Probably so.

So, it's complicated.  Yes, reduced chroma resolution is a compromise; but a very good one, well matched to human perception -- not at all like the aliasing-versus-resolution compromise that the mosaic-with-AA-filter approach has to face.

Dick

disclaimer: I've been away from this technology too long to have any inside knowledge.  And give my apologies to Laurence for my too many words.

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amdme127
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Re: Once more with feeling
In reply to DickLyon, 10 months ago

DickLyon wrote:

But the "stronger" and "weaker" is not quite right. The high-frequency blue photons are stronger (highest energy); but the way they interact with silicon makes them get absorbed soonest, near the surface. The lowest energy photons, in the infrared, penetrate deep. Low frequencies, at wavelengths greater than 1100 nm, where the photons are quite weak, are not able to kick electrons out of the silicon lattice at all, so the silicon is completely transparent to them. In between, there's a nicely graded rate of absorption.

Understanding the spectral responses of the layers starts with understanding that at any wavelength, the light intensity decreases exponentially with depth in the silicon. I think I've written about this some place... Anyway, the top layer is not white, not luminance, not blue, but a sort of panchromatic blueish that turns out to work well enough for getting a high-frequency luminance signal. We did a lot of experiments and amazed ourselves how "well enough" the 1:1:4 worked; it was not obviously going to be a good thing, but turned out awesome.

We had 1:1:4 sensors working, including very efficient and effective hardware and software processing pipelines, before I left Foveon back in '06, but the sensors didn't yet have the low-noise fully-depleted top-layer photodiodes of the "Merrill" cameras, and we were only targeting these for cell phones at the time. I expect it will be a killer combination: fully-depleted blue plus 1:1:4. I don't think the red and green are fully depleted, too; that was thought to be somewhere between hard and impossible, which is why they don't have the same low read noise, and one reason why aggregating red and green quads this way is a big win.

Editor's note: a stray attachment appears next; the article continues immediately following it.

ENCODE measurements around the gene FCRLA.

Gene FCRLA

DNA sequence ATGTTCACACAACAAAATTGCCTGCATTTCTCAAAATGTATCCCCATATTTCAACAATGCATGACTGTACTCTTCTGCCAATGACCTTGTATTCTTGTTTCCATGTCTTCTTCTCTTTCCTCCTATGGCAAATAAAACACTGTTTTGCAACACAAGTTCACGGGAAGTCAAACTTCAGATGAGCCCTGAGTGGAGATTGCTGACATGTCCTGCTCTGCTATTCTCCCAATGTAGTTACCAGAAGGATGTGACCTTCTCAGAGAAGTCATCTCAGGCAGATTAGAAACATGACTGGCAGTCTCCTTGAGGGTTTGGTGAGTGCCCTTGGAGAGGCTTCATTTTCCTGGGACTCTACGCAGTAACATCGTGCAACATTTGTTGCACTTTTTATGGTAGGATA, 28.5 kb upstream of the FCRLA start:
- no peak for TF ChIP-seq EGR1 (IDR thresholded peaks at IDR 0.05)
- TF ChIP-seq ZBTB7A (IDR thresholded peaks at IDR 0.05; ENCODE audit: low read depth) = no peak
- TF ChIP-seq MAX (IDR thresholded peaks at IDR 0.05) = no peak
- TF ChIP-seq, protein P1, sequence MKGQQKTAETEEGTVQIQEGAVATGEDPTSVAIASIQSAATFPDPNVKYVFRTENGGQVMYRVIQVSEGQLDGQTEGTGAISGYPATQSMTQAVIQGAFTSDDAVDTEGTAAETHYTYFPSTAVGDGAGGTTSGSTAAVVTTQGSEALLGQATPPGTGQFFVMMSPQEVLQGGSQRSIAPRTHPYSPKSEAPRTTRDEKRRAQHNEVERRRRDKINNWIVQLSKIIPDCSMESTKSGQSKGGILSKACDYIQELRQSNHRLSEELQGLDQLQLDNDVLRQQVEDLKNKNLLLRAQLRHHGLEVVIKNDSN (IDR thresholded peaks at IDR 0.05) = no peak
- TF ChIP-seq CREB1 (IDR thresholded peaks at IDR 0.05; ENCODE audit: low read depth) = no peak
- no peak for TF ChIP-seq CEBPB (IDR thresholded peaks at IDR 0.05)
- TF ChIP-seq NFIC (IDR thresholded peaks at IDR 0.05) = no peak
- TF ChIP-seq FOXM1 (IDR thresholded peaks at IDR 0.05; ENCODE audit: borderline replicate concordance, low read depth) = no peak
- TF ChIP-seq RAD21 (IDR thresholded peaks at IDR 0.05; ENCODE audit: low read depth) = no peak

But understanding how it compares to the classic Foveon and to Bayer will keep many people busy for a long time. Something for dpreviewers to do while waiting for cameras, and something to keep the marketing people tied up... Should be fun.

Dick

Dick,

So potentially the 4.9 mp middle and lower layer could produce a cleaner (better color accuracy and more detail, less noise) result then the Merrill sensor's middle and lower layer.  Which would make the new sensor quite a bit superior in overall quality to the Merrill sensor in most situations?

Also with the assumption that the middle layer collects cleaner results then the bottom layer, when Sigma/Foveon make a bigger sensor would a 1:4:16 (bottom:middle:top layer) make sense to produce even superior results when the sensor gets big enough to support that resolution?

Thank You for any insight you can give

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Kendall Helmstetter Gelner
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Color Resolution Zen
In reply to Roland Karlsson, 10 months ago

Roland Karlsson wrote:

mike earussi wrote:
Which will vary throughout the image, dependent entirely on the value of the four top layer pixels. So some parts of the image could be as low as 5mp whereas other part could be as high as 19mp, color resolution of course.

Yes, and this is an unwanted characteristic. One of the more irritating properties of bayer sensors is its varying resolution.

Now, the Quattro will not vary in resolution, but in color resolution. Not the same thing.

Yes, the irritating part about bayer is varying luminance resolution, because it suddenly drops the plots as far as detail before natural factors like DOF would cause decay.

The other annoying part is the color artifacts, which bring utterly unexpected colors into view where none should be simply based on a pattern.